Read Time: 2 mins

The Use of Extracorporeal Photopheresis for the Treatment of Acute Graft Versus Host Disease

Copy Link
Published Online: Aug 5th 2012 European Oncology & Haematology, 2012;8(4):249-253 DOI:
Authors: Emma Das-Gupta
Quick Links:
Article Information

Acute graft versus host disease (aGVHD) is a key complication of haematopoietic stem-cell transplantation. The main first-line therapy is steroids, however less than half of patients respond to this treatment, and some patients relapse following an initial response. Extracorporeal photopheresis (ECP) is a therapy that has shown promising efficacy in several immune-mediated disorders, including aGVHD. Used as a second-line treatment, ECP has been associated with good rates of disease resolution, both overall and for individual organ systems involved in this disorder. The responses to ECP have commonly been seen soon after the start of treatment. Patients who respond to ECP have also been shown to have lower rates of transplant-related mortality and greater overall survival than those who do not respond. ECP is well tolerated by patients, including those with a low performance index and children of low body weight. Data on the use of ECP in treating aGVHD in both adults and children are reviewed here.


Acute graft versus host disease (aGVHD), extracorporeal photopheresis, adult, paediatric, complete resolution, transplant-related mortality, survival, tolerability, safety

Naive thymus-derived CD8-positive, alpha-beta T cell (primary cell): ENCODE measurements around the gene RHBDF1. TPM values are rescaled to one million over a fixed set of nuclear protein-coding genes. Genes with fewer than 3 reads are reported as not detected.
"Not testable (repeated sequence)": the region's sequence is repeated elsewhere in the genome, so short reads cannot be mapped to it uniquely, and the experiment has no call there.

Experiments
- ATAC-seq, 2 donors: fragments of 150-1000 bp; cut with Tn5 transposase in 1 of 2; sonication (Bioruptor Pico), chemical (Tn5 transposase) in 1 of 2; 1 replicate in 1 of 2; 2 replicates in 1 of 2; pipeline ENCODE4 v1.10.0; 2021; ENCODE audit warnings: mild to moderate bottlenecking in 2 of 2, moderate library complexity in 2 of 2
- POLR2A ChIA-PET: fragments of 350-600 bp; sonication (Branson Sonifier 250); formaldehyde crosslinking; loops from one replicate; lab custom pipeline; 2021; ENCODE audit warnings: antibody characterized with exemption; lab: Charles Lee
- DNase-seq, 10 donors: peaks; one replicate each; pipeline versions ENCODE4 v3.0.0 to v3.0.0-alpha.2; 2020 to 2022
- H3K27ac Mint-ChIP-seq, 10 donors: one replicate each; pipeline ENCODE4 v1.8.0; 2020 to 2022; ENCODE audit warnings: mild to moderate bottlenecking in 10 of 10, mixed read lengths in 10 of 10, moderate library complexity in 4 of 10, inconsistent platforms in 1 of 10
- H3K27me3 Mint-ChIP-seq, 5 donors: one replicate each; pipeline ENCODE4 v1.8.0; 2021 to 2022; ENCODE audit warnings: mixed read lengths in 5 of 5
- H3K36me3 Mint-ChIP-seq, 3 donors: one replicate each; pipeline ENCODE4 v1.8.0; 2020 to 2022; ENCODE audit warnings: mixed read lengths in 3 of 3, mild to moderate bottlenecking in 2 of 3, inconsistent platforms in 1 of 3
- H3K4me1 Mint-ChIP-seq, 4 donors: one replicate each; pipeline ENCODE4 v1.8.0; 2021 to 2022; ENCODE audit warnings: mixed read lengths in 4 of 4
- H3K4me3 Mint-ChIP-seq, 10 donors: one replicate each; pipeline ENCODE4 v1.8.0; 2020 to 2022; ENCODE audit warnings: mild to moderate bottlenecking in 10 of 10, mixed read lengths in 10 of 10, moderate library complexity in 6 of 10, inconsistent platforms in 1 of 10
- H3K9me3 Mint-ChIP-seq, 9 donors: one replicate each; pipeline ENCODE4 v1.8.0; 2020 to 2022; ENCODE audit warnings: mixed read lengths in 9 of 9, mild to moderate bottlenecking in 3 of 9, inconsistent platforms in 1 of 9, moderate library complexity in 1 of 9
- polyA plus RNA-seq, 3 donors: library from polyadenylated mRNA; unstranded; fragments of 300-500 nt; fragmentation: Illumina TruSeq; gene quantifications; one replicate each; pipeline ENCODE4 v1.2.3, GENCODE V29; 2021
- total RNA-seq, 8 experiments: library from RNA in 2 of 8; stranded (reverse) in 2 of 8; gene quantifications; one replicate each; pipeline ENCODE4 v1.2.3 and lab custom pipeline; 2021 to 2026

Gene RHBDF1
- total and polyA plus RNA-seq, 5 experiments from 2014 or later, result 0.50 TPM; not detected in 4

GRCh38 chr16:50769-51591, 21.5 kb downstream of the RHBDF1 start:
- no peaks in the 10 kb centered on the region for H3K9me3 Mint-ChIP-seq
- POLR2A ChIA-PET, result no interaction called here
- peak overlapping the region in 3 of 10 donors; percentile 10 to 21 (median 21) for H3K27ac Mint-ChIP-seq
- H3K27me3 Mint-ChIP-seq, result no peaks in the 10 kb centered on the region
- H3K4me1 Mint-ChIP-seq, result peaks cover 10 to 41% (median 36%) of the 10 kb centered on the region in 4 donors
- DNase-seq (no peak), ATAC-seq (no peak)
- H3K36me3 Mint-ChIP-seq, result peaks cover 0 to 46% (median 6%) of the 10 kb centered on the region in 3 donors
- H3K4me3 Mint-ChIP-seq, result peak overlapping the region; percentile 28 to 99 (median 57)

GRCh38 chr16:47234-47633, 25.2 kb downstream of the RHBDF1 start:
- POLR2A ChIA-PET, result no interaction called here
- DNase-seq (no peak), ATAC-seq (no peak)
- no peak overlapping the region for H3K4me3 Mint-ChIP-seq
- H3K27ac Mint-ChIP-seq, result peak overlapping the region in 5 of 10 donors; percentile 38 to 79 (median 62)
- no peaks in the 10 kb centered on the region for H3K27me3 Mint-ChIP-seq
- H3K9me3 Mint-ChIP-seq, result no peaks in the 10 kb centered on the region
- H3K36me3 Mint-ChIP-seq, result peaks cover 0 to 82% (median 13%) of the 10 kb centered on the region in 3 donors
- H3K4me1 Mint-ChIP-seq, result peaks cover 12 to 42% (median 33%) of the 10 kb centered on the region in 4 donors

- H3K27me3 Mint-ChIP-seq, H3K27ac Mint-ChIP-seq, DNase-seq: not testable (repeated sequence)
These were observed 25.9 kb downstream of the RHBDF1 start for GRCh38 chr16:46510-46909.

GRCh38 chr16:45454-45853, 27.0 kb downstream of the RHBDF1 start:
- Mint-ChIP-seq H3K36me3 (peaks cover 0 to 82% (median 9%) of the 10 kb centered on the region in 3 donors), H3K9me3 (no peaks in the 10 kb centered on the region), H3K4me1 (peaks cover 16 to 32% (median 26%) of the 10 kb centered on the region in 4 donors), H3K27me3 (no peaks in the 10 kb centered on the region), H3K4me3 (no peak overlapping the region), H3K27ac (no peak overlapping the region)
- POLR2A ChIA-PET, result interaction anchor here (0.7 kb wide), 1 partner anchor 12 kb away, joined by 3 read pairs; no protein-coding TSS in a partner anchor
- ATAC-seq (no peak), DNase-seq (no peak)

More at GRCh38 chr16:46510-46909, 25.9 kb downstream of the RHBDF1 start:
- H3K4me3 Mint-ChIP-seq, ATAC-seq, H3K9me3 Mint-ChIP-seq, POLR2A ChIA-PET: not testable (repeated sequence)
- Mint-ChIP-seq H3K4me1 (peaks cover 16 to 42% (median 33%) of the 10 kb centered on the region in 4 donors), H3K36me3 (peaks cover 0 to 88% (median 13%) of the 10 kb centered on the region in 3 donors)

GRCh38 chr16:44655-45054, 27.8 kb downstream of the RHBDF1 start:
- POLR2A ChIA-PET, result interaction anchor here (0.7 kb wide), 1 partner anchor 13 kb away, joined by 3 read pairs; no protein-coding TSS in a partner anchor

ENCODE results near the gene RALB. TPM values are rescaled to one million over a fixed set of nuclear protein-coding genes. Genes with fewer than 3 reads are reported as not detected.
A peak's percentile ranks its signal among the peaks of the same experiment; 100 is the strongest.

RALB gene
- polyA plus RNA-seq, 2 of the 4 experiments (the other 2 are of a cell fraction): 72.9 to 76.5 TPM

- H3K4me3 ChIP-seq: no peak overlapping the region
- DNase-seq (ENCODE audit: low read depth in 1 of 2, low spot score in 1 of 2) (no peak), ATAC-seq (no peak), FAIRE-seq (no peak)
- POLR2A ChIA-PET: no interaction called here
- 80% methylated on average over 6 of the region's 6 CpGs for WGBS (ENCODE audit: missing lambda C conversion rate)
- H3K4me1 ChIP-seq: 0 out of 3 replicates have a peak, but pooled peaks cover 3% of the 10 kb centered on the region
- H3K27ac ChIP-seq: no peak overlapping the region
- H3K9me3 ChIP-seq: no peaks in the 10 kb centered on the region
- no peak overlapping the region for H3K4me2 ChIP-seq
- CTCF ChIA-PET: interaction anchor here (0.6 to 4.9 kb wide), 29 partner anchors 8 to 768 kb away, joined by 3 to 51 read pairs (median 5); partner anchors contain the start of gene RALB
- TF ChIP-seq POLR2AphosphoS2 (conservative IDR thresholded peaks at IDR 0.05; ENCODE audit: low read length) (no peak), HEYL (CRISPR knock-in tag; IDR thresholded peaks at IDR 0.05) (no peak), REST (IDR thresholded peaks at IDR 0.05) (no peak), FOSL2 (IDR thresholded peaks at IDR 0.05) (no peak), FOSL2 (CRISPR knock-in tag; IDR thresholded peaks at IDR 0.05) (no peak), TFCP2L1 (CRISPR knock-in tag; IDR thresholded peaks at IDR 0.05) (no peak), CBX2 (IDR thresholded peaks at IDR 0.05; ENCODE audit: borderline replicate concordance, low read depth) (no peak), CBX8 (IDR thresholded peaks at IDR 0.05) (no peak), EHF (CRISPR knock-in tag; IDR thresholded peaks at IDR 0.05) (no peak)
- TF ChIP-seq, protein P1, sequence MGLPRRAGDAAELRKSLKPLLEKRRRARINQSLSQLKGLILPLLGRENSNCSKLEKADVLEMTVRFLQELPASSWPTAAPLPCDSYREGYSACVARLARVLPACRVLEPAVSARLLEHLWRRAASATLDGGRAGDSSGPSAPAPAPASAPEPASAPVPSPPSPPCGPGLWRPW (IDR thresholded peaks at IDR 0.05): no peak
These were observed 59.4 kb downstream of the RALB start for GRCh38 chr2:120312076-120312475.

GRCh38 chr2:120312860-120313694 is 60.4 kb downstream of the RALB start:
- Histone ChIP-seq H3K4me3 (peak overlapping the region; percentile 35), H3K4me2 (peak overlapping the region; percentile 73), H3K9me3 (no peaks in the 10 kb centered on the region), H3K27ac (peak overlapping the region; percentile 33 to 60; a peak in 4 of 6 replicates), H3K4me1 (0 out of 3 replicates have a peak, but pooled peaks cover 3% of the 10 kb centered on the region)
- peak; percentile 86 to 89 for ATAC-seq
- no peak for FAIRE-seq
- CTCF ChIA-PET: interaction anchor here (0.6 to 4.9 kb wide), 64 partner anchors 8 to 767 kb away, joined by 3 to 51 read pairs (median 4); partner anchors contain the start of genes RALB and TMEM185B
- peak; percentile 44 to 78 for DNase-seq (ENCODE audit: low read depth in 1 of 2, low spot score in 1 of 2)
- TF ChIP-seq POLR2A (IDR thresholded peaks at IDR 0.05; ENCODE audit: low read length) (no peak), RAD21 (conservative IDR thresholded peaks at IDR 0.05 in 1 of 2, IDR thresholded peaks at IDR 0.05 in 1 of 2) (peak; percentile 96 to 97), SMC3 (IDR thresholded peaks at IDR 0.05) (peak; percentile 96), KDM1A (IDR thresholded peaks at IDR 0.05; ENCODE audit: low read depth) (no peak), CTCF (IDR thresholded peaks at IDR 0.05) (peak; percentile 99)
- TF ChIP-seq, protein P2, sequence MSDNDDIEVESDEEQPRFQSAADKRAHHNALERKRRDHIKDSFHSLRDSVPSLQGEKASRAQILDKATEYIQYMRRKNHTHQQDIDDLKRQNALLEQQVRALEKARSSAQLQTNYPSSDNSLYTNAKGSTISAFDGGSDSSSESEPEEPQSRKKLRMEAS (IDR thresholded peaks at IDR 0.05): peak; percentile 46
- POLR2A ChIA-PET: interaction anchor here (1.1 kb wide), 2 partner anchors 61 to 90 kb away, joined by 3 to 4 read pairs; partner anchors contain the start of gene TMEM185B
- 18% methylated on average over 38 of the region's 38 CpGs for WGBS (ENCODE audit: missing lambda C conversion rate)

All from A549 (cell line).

Graft versus host disease (GVHD) is a major complication of haematopoietic stem-cell transplantation (HSCT). Historically, GVHD occurring within the first 100 days post HSCT was classified as acute GVHD (aGVHD). More recently, the National Institutes of Health (NIH) consensus criteria for clinical trials proposed that clinical manifestations rather than time after transplantation should be used to distinguish acute from chronic GVHD and introduced the term late acute GVHD, which includes persistent, recurrent, or late-onset aGVHD.1 Clinical manifestations of aGVHD involve the skin, gastrointestinal tract and liver.2 The incidence of aGVHD is reported to range from 10 to 80 %, depending on risk factors such as the use of unrelated donors, total body irradiation and transplant conditioning regimen.3 Acute GVHD is, in turn, a strong risk factor for transplant-related morbidity and mortality (TRM), because of its own pathology and that associated with the immunosuppressive therapies generally used for its treatment. It is also a risk factor for the development of chronic GVHD.

Corticosteroids are the main first-line therapy for aGVHD, however these are associated with a response in less than 50 % of patients,4 and some patients who initially respond subsequently relapse.5 Response after short-term treatment with prednisolone (five days or 28 days) was significantly associated with a lower TRM than non-response.6,7 New therapies are therefore being investigated that can quickly and effectively treat aGVHD, and prevent its relapse. One such therapy is extracorporeal photopheresis (ECP).